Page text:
When Citigroup announced on Nov. 4 that it anticipated the fair value of approximately $55 billion in subprime exposures would decline somewhere between $8 billion and $11 billion, the imprecise estimate highlighted a problem faced by participants in the structured debt market. It also underscored the need for a better way of valuing certain asset- and mortgage-backed securities.
The challenge faced by Citigroup and other brokerages, as well as their customers, is the inability to value those securities. This is partly due to their complexity and the fact that too few deals are getting done today to establish reliable pricing benchmarks. Furthermore, information about transactions is not available to most market participants, in good times or bad.
When setting out to buy or sell a security, a portfolio manager might not know whether a mezzanine or subordinated class of an asset- or mortgage-backed security should trade at a spread of one-month Libor plus 800 basis points or 1,000 basis points, said Michael Youngblood, portfolio manager and managing director of fixed-income research at FBR Investment Management.
The Financial Industry Regulatory Authority's (FINRA) staff recently began to discuss whether it should apply the Trade Reporting and Compliance Engine (TRACE) standard to ABS and MBS.
The approach would provide the ABS and MBS markets with the transactional information that it longs for, some argue.
The self-regulatory agency implemented the disclosure policy for corporate bonds in July 2002. Public discussion applying TRACE to ABS and MBS officially kicked off at the recent Information Management Network's ABS East conference.
Major banks such as Citigroup and Merrill Lynch have been top underwriters and secondary-market dealers in asset- and mortgaged-backed securities (ABS and MBS), but even they are privy to only a portion of overall activity. As a result, news about transactions is sporadic and limited, especially in the currently volatile market, prompting fears that securities bought or sold today could be dramatically re-priced tomorrow.
Youngblood said other sources of volatility include credit fundamentals, such as the incidence of default and the potential loss on obligations, and the uncertain ratings status of certain debt securities.
Those factors are largely outside the control of brokers and their customers. A security's price, however, is determined by supply and demand. Consequently, broader dissemination of transactional information should promote that dynamic as well as market participants' confidence that they are carrying out transactions at an accurate market price. In fact, it may even help mitigate the other two causes of volatility.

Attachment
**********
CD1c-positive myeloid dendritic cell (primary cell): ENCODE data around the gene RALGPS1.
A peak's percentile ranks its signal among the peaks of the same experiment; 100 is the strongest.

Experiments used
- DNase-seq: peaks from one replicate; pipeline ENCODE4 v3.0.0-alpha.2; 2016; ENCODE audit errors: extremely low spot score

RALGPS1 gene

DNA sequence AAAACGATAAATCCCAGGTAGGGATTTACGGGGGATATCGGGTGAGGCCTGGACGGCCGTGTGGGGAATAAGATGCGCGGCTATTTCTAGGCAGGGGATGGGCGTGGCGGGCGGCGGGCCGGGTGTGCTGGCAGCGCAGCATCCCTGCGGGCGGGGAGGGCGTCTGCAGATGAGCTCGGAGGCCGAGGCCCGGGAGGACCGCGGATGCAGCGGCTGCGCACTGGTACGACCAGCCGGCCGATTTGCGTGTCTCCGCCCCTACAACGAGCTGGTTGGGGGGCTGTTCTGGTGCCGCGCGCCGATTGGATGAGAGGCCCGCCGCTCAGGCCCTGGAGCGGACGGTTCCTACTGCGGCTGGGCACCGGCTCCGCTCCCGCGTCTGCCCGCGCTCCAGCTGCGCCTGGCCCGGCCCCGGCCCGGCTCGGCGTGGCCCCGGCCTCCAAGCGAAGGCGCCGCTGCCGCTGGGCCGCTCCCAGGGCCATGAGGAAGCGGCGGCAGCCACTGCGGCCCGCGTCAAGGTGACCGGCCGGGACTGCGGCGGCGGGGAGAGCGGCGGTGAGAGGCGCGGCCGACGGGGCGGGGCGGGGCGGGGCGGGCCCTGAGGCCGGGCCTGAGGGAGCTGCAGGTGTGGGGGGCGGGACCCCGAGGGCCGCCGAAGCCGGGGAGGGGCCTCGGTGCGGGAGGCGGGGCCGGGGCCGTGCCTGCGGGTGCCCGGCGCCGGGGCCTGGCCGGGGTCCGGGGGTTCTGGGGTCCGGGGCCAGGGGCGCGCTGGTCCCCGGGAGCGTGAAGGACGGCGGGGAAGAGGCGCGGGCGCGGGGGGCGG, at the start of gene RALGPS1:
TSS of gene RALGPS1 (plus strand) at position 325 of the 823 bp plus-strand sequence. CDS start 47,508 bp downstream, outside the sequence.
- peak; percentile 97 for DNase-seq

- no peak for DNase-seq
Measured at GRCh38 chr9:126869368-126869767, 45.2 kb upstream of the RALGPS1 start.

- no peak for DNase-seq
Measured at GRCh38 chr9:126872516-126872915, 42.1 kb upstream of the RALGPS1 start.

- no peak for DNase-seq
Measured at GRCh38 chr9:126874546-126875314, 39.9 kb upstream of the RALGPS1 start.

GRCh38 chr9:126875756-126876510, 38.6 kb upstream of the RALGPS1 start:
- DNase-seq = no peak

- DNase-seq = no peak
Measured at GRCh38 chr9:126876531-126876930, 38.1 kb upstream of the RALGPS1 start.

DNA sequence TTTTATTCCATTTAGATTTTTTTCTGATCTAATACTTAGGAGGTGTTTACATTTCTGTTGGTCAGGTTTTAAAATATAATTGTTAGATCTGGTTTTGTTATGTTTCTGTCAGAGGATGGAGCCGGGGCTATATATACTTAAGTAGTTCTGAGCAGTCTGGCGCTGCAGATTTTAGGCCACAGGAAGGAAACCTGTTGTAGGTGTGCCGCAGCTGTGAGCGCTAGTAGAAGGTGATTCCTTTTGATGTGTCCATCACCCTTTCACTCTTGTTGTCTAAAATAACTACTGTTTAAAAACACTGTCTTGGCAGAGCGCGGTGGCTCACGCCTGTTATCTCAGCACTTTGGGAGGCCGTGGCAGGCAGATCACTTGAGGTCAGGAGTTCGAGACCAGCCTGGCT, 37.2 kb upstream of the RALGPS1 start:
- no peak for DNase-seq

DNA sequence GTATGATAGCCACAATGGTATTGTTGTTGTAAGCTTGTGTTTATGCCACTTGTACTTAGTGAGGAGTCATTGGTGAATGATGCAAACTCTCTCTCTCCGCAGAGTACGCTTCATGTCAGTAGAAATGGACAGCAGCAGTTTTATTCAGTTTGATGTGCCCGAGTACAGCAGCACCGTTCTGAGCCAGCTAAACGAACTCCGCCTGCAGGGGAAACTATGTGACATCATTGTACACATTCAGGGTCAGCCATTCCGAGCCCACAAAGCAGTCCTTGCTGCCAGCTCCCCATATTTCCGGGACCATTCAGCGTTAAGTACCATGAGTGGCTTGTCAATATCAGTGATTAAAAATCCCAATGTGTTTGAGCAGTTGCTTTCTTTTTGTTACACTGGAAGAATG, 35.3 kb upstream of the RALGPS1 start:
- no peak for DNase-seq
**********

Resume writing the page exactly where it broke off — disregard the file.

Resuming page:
Former Securities and Exchange Commission Chairman Arthur Levitt, at a panel discussion at the ABS East conference in Orlando, said that his Wall Street experience and recent market history pointed to the corporate bond market's opaqueness fostering insider trading and exacerbating market volatility. Levitt began to raise the issue within the agency as early as 1998. At that time, corporate bonds-like ABS and MBS today-had no mechanism by which to report prices on specific transactions. That sort of information was unavailable to investors not directly involved in the specific transactions.
The SEC's analysis resulted in several insider trading investigations. Furthermore, the 512-point drop in the Dow Jones Industrial Average on Aug. 31 that year resulted in a severe retrenchment of liquidity for corporate bonds, especially for high-yield bonds. That hurt other financial markets, such as mutual funds investing in high-yield debt, because they could no longer accurately price their portfolios or buy or sell assets to make adjustments.
Launching the first phase of TRACE provided pricing information on 520 corporate bonds, including 50 high-yield issues, and it has since been extended to more than 99% of U.S. corporate bond activity. At the conference, Levitt strongly endorsed expanding TRACE to the ABS and MBS markets.
"The reforms begun in 1998 to improve fixed-income disclosures should continue, and TRACE is the bedrock of those reforms. It has worked very well with respect to corporate bonds, and I think its introduction into [the ABS and MBS] arena is a logical and necessary step," Levitt said.
The notion of expanding TRACE to structured debt is still in its infancy. However, foreshadowing resistance to that development, a National Association of Securities Dealers proposal in December 2003 to clarify the definition of TRACE-eligible securities was interpreted by Wall Street as potentially including ABS. That sent up red flags in the industry, especially among large firms that were profiting handsomely from the lucrative spreads in the opaque markets, sources say.
The Bond Market Association (BMA), now a part of the Securities Industry and Financial Markets Association (SIFMA), noted repeatedly in its comment letter that NASD had designed TRACE specifically for corporate bonds and not structured securities.
A month later, in a comment letter to the SEC, NASD snuffed the hubbub by explicitly stating that ABS was "specifically excluded from the universe of TRACE-eligible securities," adding, "NASD is not seeking to amend that exclusion with this proposed rule change."
At the conference in Orlando, Michael Decker, senior managing director of research and public policy at SIFMA, noted several points of concern involved in applying TRACE to structured debt. Those concerns tended to center around liquidity and the differences between structured and corporate bonds, echoing the BMA's comment letter.
Four years ago, however, ABS and MBS were the rage, and investors were desperate for their higher yields. Today, market participants may be more open to solutions that could improve liquidity.